Once a wealthy San Francisco businessman and landowner, Joshua Norton lost his fortune speculating on rice prices in the 1850s and descended into a gloomy and destitute self-exile for several years. Then on September 17, 1859, he publicly declared himself Norton I, Emperor of the United States, and later, Protector of Mexico. Encouraged by the local newspapers, he issued numerous public decrees on matters of public policy and later issued his own currency, which was widely accepted in San Francisco.
The army furnished him with a uniform befitting his status as Emperor, the local theaters provided him with seats on opening night. Meanwhile, he wandered the city streets, visited local clubs, and slept in a flophouse. In the 1870 national census, Norton’s occupation is officially listed as ‘emperor’. On the same census, it is noted that he does not have the right to vote. In that column, the reason is entered as ‘insane’.
Though he was considered insane, or at least highly eccentric, the citizens of San Francisco celebrated his regal presence and his proclamations — most famously, his “order” that the United States Congress be dissolved by force (which Congress and the U.S. Army ignored) and his numerous decrees calling for a bridge and a tunnel to be built across San Francisco Bay. He was reported to have been articulate and well-read, had progressive ideals, and played a mean game of chess.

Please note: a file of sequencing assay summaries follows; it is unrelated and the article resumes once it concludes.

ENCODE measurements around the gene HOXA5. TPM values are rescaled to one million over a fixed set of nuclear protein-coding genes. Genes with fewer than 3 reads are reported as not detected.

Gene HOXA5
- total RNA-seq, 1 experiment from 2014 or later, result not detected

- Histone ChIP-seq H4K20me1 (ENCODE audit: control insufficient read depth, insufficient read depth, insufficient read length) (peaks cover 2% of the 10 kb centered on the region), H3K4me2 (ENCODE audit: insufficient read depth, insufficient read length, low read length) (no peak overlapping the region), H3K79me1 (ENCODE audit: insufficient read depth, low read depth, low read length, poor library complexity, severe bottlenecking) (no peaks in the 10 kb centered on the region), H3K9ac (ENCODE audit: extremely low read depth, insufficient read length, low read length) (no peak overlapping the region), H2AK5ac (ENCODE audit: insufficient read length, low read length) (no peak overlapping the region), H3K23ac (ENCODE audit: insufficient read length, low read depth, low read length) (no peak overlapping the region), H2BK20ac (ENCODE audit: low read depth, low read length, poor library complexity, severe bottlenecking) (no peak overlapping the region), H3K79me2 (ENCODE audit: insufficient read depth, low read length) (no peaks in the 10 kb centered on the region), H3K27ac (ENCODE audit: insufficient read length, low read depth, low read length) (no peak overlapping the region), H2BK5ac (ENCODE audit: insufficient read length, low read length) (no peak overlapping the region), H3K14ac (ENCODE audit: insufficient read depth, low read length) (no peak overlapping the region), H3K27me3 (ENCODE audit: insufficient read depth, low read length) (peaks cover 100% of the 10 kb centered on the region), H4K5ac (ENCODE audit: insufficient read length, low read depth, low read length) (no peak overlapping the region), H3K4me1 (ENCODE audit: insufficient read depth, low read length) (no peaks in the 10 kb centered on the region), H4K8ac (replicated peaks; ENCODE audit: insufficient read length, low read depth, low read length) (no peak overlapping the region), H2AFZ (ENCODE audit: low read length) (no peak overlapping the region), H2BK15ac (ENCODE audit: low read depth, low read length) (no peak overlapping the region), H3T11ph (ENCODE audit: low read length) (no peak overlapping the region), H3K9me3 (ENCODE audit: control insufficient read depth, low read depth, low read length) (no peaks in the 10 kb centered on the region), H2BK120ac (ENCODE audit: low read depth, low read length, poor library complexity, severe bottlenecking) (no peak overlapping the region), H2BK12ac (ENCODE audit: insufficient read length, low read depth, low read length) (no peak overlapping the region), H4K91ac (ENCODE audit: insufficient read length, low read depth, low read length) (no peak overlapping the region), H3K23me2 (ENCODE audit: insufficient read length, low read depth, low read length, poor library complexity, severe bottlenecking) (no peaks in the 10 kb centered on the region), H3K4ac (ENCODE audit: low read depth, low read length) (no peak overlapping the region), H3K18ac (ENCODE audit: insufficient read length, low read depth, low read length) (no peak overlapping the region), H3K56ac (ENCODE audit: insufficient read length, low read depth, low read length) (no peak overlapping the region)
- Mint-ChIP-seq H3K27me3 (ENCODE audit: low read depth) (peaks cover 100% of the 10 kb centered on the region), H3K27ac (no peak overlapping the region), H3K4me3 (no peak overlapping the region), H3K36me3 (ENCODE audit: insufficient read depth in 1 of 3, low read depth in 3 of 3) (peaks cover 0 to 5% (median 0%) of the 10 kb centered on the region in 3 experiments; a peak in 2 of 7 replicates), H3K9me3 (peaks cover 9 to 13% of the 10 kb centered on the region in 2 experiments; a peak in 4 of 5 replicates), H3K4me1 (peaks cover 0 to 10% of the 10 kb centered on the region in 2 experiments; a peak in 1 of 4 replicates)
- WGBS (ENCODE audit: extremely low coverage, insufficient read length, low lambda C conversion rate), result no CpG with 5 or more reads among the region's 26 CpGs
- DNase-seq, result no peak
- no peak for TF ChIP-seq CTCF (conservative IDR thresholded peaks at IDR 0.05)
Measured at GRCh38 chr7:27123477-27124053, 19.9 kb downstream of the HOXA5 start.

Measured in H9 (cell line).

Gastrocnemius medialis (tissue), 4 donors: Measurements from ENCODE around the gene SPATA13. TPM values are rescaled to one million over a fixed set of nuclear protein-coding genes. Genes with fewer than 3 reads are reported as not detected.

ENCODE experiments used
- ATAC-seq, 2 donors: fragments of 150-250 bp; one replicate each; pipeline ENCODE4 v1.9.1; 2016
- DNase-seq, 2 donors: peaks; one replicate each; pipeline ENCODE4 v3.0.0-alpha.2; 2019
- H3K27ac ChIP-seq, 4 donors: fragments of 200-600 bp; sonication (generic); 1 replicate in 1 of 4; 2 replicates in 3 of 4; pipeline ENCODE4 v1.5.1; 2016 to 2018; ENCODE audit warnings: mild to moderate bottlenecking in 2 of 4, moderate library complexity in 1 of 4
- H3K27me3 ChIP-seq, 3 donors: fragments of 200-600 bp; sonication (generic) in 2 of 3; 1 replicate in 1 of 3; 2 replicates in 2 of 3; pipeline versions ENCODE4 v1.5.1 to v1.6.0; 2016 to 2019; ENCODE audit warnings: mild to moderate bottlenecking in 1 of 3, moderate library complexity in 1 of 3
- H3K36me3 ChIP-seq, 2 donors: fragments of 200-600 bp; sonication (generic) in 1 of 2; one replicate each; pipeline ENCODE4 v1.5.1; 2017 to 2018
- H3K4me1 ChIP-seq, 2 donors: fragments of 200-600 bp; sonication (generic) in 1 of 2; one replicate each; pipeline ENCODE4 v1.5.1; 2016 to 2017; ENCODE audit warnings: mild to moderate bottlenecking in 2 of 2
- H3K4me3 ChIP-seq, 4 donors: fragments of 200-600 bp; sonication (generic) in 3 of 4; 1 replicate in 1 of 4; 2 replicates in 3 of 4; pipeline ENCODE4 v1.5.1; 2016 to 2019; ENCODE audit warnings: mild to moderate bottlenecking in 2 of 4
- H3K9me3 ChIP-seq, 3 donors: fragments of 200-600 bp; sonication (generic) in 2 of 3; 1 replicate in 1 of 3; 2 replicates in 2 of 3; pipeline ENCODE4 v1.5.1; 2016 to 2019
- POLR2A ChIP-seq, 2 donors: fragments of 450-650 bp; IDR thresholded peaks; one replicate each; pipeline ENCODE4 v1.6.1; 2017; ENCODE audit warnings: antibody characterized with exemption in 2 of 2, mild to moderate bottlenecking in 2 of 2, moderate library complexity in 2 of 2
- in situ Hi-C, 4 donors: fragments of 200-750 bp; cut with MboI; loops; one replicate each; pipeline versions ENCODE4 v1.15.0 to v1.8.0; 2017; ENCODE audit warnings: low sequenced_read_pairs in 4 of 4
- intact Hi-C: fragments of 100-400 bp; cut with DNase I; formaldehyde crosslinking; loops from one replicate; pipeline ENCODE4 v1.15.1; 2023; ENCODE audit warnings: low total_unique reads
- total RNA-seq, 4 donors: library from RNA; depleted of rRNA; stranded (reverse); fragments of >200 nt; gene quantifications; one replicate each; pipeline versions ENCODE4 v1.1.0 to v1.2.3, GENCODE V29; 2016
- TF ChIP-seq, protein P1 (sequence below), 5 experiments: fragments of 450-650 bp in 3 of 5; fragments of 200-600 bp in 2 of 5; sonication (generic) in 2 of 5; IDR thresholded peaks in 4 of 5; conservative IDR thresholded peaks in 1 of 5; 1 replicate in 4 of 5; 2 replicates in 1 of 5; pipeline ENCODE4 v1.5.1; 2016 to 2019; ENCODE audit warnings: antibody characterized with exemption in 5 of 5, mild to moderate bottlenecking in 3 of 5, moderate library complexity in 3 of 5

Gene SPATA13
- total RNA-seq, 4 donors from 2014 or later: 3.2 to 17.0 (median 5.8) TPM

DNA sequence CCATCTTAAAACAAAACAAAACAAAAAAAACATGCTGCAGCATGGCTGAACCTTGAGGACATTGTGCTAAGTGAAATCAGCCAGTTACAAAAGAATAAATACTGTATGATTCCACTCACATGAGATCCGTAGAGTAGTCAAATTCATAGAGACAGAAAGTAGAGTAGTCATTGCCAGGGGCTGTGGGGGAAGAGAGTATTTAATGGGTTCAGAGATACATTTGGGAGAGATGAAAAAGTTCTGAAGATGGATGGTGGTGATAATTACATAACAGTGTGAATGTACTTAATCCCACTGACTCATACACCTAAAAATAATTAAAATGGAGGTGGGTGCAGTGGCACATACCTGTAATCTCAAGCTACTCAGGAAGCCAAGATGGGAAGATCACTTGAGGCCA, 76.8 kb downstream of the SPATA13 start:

On January 8, 1880, after a reign of 20 years, Norton collapsed at a street corner and died before he could be given medical treatment. In covering Norton’s funeral, the San Francisco Chronicle — under the headline “Le Roi est Mort” (“The King is Dead”) — reported that 10,000 mourners visited his body in the state, followed by a small procession to his first burial at the Masonic Cemetery. In 1934, Norton’s remains were transferred, as were all graves in the city, at the expense of the City of San Francisco to a gravesite of moderate splendor at Woodlawn Cemetery, in Colma, south of San Francisco. The site is marked by a large stone inscribed “Norton I, Emperor of the United States and Protector of Mexico”.
Know Before You Go
Enter Woodlawn Memorial Park (castle-looking structure) and turn to the left after the entrance. Follow the road to the rear of the cemetery. After passing the veteran's area on the right, and before you get to Cypress Garden, Emperor Norton's grave is on the left. Look for a small cluster of four trees nearby. If you have trouble finding the grave, ask for directions in the office (they're happy to give you a map).